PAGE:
6. Material World
Not thrilled about waiting for your items to sell before you get paid? Material World will send you a kit that you can fill up with unwanted items from your closet. Send off the kit and in a couple of days the website will email or text you an offer for the items.
You can choose to accept the offer for cash, or you can have the value applied as credit on your next material world box purchase. If you don’t want to take the offer, material world will send back all of your items.
Self-proclaimed as the first fashion resale website, refashioner has gone through several iterations of its platform. Currently, it focuses on selling vintage fashion that is curated and organized into closets by the seller under a pseudonym. Each listing contains the bio and story of its seller. Although they have a bit of a backlog, the company states that it is always looking for exceptional clothes and stories. If you have more of a vintage closet, then refashioner may be the best apparel resale website for you.
8. The RealReal
The RealReal is an online consignment shop that will list your designer brand items for you. They make listing very easy: you have the option of either mailing in your clothes, dropping them off at a local office, or scheduling a free home-pick up.
Experts from the company will price, photograph, and list your items for sale on the website. Payment can be made to you once an item sells via direct deposit, check, or store credit.
VarageSale works as an online garage sale site that connects you to buyers within your geographic area. The website will verify your identity with facebook and review your profile for authenticity before you can post. As a result, all buyers and sellers are verified and trusted, eliminating some of the anxiety involved with the strangers on sites like craigslist.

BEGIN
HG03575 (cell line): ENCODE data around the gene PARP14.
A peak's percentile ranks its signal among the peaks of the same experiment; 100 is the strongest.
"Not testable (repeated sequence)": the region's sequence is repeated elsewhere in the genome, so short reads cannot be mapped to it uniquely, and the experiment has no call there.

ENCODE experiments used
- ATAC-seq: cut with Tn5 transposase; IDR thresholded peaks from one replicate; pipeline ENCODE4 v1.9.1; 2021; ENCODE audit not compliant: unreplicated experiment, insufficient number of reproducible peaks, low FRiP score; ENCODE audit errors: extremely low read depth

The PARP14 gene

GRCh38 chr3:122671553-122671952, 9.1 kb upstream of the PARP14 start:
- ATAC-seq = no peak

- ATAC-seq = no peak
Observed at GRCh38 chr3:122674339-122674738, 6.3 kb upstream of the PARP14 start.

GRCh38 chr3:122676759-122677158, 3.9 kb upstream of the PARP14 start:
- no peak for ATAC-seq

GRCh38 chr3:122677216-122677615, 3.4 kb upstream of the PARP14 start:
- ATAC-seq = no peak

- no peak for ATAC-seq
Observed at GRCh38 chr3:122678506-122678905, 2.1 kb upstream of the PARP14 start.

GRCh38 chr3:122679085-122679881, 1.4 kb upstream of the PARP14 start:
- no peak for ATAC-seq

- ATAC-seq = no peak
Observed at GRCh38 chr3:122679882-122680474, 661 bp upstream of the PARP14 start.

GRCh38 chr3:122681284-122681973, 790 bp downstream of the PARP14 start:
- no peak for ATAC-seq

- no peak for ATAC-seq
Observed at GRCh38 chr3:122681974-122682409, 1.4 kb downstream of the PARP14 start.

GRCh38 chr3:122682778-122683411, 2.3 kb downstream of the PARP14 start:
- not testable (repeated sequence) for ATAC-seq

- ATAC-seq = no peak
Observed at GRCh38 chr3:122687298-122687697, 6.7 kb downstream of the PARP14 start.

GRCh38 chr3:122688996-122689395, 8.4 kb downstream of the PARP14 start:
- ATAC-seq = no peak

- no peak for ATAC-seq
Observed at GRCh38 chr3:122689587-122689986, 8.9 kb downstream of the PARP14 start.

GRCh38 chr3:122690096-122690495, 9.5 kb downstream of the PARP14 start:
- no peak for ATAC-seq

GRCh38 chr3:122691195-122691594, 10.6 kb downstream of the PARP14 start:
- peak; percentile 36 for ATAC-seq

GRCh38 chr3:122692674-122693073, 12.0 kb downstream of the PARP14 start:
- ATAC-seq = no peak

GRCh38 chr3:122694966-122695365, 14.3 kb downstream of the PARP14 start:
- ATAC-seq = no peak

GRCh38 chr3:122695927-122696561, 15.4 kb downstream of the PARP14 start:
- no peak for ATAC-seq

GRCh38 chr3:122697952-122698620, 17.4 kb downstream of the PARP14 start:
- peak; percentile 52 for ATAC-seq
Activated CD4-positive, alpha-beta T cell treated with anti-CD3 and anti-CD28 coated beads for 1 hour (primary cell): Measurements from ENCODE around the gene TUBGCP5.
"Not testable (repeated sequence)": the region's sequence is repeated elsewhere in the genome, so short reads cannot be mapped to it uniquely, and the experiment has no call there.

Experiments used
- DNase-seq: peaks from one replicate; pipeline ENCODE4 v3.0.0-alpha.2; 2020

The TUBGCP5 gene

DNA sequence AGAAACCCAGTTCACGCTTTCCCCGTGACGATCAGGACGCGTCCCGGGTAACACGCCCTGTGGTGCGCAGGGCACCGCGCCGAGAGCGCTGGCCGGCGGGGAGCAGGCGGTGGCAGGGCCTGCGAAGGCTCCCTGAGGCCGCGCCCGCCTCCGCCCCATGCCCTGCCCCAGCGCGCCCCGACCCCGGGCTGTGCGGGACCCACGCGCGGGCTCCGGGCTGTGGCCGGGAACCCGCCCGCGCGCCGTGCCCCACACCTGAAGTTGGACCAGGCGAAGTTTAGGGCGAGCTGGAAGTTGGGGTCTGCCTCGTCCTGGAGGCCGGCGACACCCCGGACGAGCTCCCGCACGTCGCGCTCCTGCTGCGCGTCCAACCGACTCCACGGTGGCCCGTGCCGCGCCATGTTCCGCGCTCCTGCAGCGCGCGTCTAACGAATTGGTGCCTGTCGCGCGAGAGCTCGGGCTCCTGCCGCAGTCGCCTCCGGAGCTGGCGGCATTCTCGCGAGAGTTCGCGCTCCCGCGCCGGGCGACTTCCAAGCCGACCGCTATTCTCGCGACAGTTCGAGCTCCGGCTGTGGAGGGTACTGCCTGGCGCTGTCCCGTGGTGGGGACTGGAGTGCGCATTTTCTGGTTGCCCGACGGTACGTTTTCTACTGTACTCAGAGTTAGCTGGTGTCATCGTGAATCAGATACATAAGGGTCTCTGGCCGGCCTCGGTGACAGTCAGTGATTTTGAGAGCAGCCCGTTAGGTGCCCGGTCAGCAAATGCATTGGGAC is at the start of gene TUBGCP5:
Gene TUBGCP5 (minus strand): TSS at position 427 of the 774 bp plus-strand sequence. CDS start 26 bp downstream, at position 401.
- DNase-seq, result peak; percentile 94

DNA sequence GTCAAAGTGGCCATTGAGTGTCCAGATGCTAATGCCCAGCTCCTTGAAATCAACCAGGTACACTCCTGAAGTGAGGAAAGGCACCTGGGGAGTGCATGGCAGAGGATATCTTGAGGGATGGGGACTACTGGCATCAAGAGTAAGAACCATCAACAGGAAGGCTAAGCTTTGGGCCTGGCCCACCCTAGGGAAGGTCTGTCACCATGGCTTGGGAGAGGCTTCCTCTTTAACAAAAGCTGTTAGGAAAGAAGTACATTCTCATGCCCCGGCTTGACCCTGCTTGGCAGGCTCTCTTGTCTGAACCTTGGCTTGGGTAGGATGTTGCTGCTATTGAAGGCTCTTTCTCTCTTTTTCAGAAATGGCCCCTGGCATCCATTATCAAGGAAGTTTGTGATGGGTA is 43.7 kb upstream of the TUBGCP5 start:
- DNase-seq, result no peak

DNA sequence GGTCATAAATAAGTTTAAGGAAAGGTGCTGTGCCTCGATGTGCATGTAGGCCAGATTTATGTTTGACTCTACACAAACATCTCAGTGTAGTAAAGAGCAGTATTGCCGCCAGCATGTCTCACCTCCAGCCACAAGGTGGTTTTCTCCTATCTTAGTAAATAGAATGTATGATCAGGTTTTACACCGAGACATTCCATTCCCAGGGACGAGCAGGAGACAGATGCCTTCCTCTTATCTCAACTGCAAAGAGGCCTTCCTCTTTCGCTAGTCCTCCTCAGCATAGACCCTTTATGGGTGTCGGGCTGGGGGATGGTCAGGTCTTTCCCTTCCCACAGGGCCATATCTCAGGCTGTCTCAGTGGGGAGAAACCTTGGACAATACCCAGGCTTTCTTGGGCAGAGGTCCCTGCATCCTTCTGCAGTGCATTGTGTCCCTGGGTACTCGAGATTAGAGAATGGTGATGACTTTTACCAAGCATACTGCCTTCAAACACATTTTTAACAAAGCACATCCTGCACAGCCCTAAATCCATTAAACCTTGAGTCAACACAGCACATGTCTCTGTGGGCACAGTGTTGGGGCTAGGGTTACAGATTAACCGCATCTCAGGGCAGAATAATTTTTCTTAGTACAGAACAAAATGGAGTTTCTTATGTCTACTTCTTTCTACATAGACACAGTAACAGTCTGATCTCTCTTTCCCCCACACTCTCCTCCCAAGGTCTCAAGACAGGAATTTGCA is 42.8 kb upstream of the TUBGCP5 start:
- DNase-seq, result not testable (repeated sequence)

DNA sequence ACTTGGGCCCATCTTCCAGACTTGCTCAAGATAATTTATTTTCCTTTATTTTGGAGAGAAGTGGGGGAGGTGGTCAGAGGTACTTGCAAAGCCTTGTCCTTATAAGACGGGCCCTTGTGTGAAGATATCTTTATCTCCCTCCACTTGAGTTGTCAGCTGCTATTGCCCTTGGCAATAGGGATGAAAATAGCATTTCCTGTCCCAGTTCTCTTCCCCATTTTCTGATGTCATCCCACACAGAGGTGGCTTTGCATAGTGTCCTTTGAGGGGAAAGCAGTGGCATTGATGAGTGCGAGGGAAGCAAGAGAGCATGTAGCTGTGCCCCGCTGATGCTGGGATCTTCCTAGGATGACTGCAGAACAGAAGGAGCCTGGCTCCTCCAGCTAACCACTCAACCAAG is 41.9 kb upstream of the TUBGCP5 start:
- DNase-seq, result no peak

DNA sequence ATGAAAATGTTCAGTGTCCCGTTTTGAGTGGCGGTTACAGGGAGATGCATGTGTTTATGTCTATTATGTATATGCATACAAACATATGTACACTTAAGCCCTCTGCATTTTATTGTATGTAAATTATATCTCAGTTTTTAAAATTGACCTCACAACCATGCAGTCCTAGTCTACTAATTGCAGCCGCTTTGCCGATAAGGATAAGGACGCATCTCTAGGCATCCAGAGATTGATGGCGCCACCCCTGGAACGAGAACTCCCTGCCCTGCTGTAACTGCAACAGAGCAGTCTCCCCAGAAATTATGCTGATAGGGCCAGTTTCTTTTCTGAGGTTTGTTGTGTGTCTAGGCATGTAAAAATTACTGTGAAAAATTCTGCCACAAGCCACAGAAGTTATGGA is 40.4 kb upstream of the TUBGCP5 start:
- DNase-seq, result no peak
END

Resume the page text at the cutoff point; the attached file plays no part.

List your own prices and organize payment however you wish with the buyer directly. At present, the site does not take a cut on sales.
In-Person Places You Can Sell Used Clothes for Cash
While you may think Craigslist is a place to get short-term gigs and used furniture, clothing is actually a huge market on here too.
In the past, I’ve successfully sold many used clothes on Craigslist, from brands like The North Face, Lululemon, Patagonia, and more. Usually, I don’t get much more than $10-15 per item, but hey, it’s something, right? Be sure to accompany your listing with a witty description and well-lit photographs for maximum impact.
You can also try to sell non-brand name clothing on here, but having brands people recognize is definitely a desirable selling point.
11. Facebook Marketplace
Similar to Craigslist, Facebook Marketplace enables you to list items with photos that you can sell in your local community. You list your items with photos and your desired price, and Facebook feeds it to people who live nearby. You can then correspond with interested parties via Facebook message (although it’s not anonymized like Craigslist).
12. Plato’s Closet
Plato’s Closet was one of the first brick-and-mortar shops that purchases used clothing, and they have branches everywhere in the US. When you bring in your used clothes, they’ll review them, pick a few pieces they like, then offer you cash or store credit on the spot. You can choose whether you want to accept the offer or not. Many people sell used clothes there with much success.